Talk about Others the Way You Want Others to Talk about You

Author: Bryan Elliff

A friend and her husband recently told me the story of how they met and married. One day, sometime before they moved into a serious relationship, he called her about something completely unrelated. The phone picked up, but he soon realized that it had answered by accident in her purse. He was surprised to find himself listening in on a conversation about himself.

“I’m sure I said some awful things,” my friend remembered. Someone had just asked her if she was interested in a relationship with her now-husband and she was responding with statements like, “No, I don’t want to date him. I really hope he doesn’t want to date me. He’s so awkward.” The whole time, he was taking it all in from inside her purse.

What if people could hear you every time you talk about them? Would it change what you say?

Unwholesome speech about others can be a way of using them. We want to be funny, so we use another person’s quirks to get a laugh. We feel awkward or insecure, so we use another person’s weakness to draw attention away from our own. We want to feel superior, so we express concern for another person’s problem that we don’t have or that we know how to fix. We want to be an insider, so we subtly point out the things that distinguish us from those who aren’t part of the inner ring.

Yet we wouldn’t talk this way to their face because we know deep down that we are just using them. Trust me, I know. I’ve done it many times.

Taming Your Tongue with the Golden Rule

Jesus summarized the Law and the Prophets this way: “In everything, treat people the same way you want them to treat you” (Matthew 7:12). This is another way of saying, “Love your neighbor as yourself,” but somehow it comes across even more clearly. How should you love your neighbor? Think about how you would like to be treated, and treat him the same way. “In everything” … including how you talk about him.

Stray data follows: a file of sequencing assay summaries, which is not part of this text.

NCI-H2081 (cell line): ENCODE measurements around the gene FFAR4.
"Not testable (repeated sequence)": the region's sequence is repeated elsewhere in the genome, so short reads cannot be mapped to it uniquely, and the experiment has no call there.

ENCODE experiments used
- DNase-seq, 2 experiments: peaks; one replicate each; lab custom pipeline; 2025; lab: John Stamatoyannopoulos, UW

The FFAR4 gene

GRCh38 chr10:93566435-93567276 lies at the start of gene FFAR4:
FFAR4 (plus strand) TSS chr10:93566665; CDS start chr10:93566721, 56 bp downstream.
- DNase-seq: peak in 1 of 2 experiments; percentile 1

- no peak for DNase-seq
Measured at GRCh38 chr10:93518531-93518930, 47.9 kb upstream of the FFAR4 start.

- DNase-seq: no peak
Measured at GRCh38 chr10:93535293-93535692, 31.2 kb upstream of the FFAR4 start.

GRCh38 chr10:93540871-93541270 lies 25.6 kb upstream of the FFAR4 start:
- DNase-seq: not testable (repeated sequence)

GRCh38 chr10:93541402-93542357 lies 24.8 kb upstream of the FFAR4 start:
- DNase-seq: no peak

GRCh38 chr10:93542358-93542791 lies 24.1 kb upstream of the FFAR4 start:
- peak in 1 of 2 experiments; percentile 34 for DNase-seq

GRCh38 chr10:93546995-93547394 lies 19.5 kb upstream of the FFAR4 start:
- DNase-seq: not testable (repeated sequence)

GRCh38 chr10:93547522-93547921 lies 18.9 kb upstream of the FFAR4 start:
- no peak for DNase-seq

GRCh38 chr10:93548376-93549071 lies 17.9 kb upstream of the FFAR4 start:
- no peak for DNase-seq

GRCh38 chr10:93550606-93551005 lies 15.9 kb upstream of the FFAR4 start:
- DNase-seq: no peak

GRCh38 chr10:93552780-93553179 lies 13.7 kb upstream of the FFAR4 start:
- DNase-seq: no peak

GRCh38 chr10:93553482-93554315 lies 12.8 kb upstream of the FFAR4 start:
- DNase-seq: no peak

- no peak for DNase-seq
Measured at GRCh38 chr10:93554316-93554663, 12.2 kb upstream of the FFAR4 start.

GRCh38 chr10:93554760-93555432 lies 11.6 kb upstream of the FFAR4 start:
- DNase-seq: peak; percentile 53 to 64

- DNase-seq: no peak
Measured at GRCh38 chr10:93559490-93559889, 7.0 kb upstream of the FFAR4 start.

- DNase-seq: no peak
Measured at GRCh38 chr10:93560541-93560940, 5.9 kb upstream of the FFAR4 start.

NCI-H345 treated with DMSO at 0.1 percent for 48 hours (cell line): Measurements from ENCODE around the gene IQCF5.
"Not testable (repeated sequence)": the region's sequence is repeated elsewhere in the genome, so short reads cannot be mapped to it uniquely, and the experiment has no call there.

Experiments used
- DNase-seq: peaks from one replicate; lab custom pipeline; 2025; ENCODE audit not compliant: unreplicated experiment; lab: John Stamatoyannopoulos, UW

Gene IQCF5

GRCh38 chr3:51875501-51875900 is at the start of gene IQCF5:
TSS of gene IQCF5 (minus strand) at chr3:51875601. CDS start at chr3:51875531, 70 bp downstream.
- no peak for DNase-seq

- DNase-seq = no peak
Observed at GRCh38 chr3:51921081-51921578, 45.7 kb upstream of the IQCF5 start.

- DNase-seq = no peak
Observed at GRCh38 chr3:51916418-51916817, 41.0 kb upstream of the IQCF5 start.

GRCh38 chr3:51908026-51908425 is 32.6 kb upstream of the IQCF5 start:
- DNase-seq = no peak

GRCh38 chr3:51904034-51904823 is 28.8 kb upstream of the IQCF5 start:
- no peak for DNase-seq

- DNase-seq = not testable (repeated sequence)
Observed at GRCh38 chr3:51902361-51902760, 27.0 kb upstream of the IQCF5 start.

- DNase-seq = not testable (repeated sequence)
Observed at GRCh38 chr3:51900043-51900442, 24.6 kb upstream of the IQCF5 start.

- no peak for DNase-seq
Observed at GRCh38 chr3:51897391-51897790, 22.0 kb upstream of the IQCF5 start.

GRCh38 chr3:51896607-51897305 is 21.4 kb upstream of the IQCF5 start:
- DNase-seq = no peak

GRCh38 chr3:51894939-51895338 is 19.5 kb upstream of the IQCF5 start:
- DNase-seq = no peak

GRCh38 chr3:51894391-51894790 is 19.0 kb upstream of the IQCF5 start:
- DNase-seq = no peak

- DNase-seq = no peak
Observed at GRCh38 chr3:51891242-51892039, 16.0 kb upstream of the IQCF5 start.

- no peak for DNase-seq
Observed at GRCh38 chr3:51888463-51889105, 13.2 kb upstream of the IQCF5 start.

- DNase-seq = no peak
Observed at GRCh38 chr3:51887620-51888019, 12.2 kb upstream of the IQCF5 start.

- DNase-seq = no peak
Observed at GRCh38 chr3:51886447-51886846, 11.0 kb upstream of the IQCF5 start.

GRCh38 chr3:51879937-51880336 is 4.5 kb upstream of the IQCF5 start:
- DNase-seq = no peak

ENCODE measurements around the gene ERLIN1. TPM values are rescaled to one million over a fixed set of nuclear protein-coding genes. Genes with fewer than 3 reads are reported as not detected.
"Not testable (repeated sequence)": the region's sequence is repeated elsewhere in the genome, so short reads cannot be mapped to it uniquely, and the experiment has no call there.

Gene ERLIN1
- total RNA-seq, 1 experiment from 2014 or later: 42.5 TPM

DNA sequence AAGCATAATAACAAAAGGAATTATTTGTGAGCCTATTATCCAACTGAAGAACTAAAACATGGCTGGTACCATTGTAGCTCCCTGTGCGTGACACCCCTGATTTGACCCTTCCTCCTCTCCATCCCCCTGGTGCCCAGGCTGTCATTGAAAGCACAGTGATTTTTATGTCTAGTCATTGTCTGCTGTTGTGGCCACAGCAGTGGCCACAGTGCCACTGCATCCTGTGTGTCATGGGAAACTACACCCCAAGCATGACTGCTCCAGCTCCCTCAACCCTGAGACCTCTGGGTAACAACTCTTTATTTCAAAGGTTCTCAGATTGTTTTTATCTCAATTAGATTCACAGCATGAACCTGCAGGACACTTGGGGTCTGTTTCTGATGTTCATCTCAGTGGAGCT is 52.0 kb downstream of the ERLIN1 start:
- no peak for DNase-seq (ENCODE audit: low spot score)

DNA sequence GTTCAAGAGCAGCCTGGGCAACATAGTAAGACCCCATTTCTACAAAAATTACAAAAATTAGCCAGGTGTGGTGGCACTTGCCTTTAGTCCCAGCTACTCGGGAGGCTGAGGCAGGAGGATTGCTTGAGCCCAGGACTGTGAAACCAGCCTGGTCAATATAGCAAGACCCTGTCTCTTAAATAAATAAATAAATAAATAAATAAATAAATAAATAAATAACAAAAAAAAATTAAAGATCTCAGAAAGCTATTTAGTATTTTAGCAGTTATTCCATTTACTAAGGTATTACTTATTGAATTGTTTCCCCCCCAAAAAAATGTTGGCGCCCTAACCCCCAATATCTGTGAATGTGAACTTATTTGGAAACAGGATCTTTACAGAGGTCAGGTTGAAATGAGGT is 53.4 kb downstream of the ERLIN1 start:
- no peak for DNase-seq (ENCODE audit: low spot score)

I have many quirks and flaws, but I don’t want other people to use them to get a laugh or a feeling of superiority. I want people to help me with them instead. So, when they do talk about me, I hope that it will be because they want to edify those they are talking with.

If this is how I want to be talked about, this is how I ought to talk about others.

Additionally, unwholesome speech about others can destroy one of the most precious things that we have in Christ—our fellowship. When we talk about others in these ways, we undermine the respect that our hearers have for them. We also create a culture of distrust, because everyone knows that the same group I talk about others with today will be talking about me tomorrow. Instead of building up the body of Christ, we dismember it.

This is why Paul writes:

“Let no unwholesome word proceed from your mouth, but only such a word as is good for edification according to the need of the moment, so that it will give grace to those who hear.” (Ephesians 4:29)

Words are potent. They can build and destroy. When you use them to talk about others, which do they do? Do they do what you would want someone else’s words to do to you?

Copyright © 2016 Bryan Elliff. Permission granted for reproduction in exact form. All other uses require written permission. Find more free articles at, a ministry of Christian Communicators Worldwide: